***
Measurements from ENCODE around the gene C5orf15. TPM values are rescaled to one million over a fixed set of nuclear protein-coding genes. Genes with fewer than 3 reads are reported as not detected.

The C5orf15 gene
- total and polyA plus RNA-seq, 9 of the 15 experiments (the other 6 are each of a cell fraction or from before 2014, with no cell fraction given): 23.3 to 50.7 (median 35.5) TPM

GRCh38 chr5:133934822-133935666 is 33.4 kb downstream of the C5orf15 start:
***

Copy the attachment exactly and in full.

Measurements from ENCODE around the gene C5orf15. TPM values are rescaled to one million over a fixed set of nuclear protein-coding genes. Genes with fewer than 3 reads are reported as not detected.

The C5orf15 gene
- total and polyA plus RNA-seq, 9 of the 15 experiments (the other 6 are each of a cell fraction or from before 2014, with no cell fraction given): 23.3 to 50.7 (median 35.5) TPM

GRCh38 chr5:133934822-133935666 is 33.4 kb downstream of the C5orf15 start: